Third Out. Being nimble-footed, he hath outrun us;
But Moyses and Valerius follow him.
Go thou with her to the west end of the wood;
There is our captain. We'll follow him that 's
The thicket is beset; he cannot 'scape.
First Out. Come, I must bring you to our Than plural faith which is too much by one. 52 captain's cave. Thou counterfeit to thy true friend!
Fear not; he bears an honourable mind,
And will not use a woman lawlessly.
Sil. O Valentine! this I endure for thee.
SCENE IV. Another Part of the Forest.
Val. How use doth breed a habit in a man!
This shadowy desert, unfrequented woods,
I better brook than flourishing peopled towns.
Here can I sit alone, unseen of any,
And to the nightingale's complaining notes
Tune my distresses and record my woes.
O thou that dost inhabit in my breast,
Leave not the mansion so long teuantless,
Lest, growing ruinous, the building fall
And leave no memory of what it was!
Repair me with thy presence, Silvia!
Thou gentle nymph, cherish thy forlorn swain!
What halloing and what stir is this to-day?
These are my mates, that make their wills their
Read over Julia's heart, thy first best love,
For whose dear sake thou didst then rend thy
Into a thousand oaths; and all those oaths
Descended into perjury to love me.
Thou hast no faith left now, unless thou'dst two,
And that's far worse than none: better have none
Who respects friend!
All men but Proteus.
Pro. Nay, if the gentle spirit of moving words
Can no way change you to a milder form,
I'll woo you like a soldier, at arms' end,
And love you 'gainst the nature of love,-force
Have some unhappy passenger in chase.
They love me well; yet I have much to do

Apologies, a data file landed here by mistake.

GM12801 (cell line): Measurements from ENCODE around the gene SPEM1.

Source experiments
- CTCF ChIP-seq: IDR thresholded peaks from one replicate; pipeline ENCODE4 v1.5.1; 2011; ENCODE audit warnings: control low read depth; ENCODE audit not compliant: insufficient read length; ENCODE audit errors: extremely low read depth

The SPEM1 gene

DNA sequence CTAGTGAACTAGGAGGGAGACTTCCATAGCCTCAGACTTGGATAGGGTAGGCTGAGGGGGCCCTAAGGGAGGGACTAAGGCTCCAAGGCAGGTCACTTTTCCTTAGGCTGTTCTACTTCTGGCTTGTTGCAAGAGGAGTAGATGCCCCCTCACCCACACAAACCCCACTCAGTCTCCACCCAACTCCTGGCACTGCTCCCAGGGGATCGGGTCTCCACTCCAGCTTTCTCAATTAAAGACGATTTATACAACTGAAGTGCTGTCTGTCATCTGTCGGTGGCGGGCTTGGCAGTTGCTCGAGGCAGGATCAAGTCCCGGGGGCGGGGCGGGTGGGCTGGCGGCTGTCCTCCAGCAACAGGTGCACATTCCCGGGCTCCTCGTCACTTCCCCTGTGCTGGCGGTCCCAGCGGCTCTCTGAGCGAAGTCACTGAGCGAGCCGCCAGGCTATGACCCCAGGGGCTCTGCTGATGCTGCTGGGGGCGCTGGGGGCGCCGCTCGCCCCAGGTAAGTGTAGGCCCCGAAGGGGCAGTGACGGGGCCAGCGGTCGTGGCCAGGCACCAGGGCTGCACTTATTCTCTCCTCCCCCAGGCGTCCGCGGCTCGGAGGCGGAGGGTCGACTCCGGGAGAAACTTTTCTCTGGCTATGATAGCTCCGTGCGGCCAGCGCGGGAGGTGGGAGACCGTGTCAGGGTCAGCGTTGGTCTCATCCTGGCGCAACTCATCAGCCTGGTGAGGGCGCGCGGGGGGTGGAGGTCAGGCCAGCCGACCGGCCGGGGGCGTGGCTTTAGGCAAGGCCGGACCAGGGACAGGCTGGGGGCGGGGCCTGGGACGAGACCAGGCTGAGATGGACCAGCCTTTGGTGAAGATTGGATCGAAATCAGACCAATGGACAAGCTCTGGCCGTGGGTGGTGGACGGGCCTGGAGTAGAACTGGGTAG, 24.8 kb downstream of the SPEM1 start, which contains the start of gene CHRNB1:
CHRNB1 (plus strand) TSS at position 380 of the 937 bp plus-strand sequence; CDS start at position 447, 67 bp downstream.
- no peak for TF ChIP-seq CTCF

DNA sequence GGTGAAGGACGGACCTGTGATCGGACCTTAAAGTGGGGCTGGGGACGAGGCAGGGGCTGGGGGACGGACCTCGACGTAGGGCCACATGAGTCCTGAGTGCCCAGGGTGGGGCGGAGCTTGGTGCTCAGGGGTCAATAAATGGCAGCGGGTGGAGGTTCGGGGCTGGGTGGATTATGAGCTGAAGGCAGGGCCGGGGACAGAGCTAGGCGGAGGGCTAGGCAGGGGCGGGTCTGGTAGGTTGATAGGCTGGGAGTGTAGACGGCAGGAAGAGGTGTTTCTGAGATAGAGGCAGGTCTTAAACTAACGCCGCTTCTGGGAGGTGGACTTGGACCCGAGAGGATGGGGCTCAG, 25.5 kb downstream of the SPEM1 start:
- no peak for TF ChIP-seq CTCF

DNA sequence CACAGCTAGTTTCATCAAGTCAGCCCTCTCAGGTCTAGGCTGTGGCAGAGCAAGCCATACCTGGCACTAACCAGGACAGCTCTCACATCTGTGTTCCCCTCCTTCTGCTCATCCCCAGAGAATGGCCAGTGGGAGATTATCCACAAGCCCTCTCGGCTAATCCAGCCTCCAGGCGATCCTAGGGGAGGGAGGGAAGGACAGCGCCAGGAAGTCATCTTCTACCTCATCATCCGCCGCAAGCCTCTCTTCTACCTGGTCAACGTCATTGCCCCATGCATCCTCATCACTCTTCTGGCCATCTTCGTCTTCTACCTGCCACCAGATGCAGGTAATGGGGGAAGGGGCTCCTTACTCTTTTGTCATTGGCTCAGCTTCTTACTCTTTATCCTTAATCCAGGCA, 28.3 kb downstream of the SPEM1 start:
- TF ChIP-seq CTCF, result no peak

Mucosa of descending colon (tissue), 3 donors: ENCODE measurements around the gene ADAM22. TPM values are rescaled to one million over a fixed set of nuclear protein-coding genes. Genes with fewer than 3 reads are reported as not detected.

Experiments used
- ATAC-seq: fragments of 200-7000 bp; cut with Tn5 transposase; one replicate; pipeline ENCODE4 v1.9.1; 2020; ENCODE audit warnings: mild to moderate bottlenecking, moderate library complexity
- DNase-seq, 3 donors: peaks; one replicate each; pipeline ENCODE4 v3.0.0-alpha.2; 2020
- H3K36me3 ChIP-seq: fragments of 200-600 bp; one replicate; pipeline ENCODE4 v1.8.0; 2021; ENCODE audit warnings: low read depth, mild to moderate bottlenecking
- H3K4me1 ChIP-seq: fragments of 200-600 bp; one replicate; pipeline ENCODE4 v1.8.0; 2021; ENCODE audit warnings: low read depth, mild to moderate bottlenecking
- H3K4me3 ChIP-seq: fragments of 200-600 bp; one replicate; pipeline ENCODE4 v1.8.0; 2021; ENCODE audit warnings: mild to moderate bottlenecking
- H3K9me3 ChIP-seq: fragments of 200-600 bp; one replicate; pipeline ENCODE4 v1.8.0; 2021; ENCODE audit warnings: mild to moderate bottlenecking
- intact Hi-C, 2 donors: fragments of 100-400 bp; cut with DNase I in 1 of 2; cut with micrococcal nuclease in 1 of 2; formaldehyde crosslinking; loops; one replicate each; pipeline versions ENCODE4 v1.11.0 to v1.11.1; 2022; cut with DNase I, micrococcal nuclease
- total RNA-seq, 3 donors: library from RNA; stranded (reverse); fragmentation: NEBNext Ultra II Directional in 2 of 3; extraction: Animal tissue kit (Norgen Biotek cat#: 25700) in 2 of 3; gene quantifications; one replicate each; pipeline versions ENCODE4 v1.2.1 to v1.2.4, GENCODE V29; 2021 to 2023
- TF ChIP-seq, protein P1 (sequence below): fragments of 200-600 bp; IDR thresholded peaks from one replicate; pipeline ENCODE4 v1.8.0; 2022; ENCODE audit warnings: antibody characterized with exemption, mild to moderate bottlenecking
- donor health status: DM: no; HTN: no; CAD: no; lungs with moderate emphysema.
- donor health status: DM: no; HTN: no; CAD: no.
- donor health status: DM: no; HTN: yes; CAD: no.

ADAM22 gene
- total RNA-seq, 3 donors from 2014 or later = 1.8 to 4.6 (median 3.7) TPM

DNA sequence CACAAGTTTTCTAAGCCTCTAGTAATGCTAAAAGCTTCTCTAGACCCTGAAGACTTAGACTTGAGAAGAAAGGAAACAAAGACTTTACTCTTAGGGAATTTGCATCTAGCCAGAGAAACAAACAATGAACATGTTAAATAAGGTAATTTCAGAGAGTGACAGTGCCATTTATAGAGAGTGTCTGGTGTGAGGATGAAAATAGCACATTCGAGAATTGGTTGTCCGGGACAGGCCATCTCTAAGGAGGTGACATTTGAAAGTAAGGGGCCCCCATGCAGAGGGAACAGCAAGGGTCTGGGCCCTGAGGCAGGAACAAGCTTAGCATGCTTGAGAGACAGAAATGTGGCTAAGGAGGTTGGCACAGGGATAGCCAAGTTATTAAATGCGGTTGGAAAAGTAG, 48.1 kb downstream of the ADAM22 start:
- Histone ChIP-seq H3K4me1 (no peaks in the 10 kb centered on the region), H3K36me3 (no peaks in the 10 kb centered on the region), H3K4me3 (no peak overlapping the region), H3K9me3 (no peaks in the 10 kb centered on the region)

To keep them from uncivil outrages.
Withdraw thee, Valentine: who's this comes
Enter PROTEUS, SILVIA, and JULIA.
Pro. Madam, this service I have done for you,
Though you respect not aught your servant doth,
To hazard life and rescue you from him
That would have forc'd your honour and your love.
for my meed, but one fair look;
A smaller boon than this I cannot beg,
And less than this, I am sure, you cannot give.
Val. How like a dream is this I see and hear!
Love, lend me patience to forbear awhile.
Sil. O miserable, unhappy that I am!
Pro. Unhappy were you, madam, ere I came ;
But by my coming I have made you happy.
Sil. By thy approach thou mak'st me most
Jul. Aside. And me, when he approacheth to
Sil. Had I been seized by a hungry lion,
I would have been a breakfast to the beast,
Rather than have false Proteus rescue me.
O! heaven be judge how I love Valentine,
Whose life's as tender to me as my soul,
And full as much, for more there cannot be,
I do detest false perjur'd Proteus.
Therefore be gone, solicit me no more.
Could have persuaded me. Now I dare not say I have one friend alive: thou would'st disprove me.
Who should be trusted now, when one's right hand
Is perjur'd to the bosom? Proteus,
I am sorry I must never trust thee more,
But count the world a stranger for thy sake. 70
The private wound is deepest. O time most
'Mongst all foes that a friend should be the worst!
Pro. My shame and guilt confounds me.
Forgive me, Valentine. If hearty sorrow
Be a sufficient ransom for offence,
I tender 't here: I do as truly suffer
As e'er I did commit.
Then I am paid;
And once again I do receive thee honest.
Who by repentance is not satisfied
Is nor of heaven nor earth; for these are pleas'd.
By penitence the Eternal's wrath's appeas'd: 81
And, that my love may appear plain and free,
All that was mine in Silvia I give thee.
Jul. O me unhappy!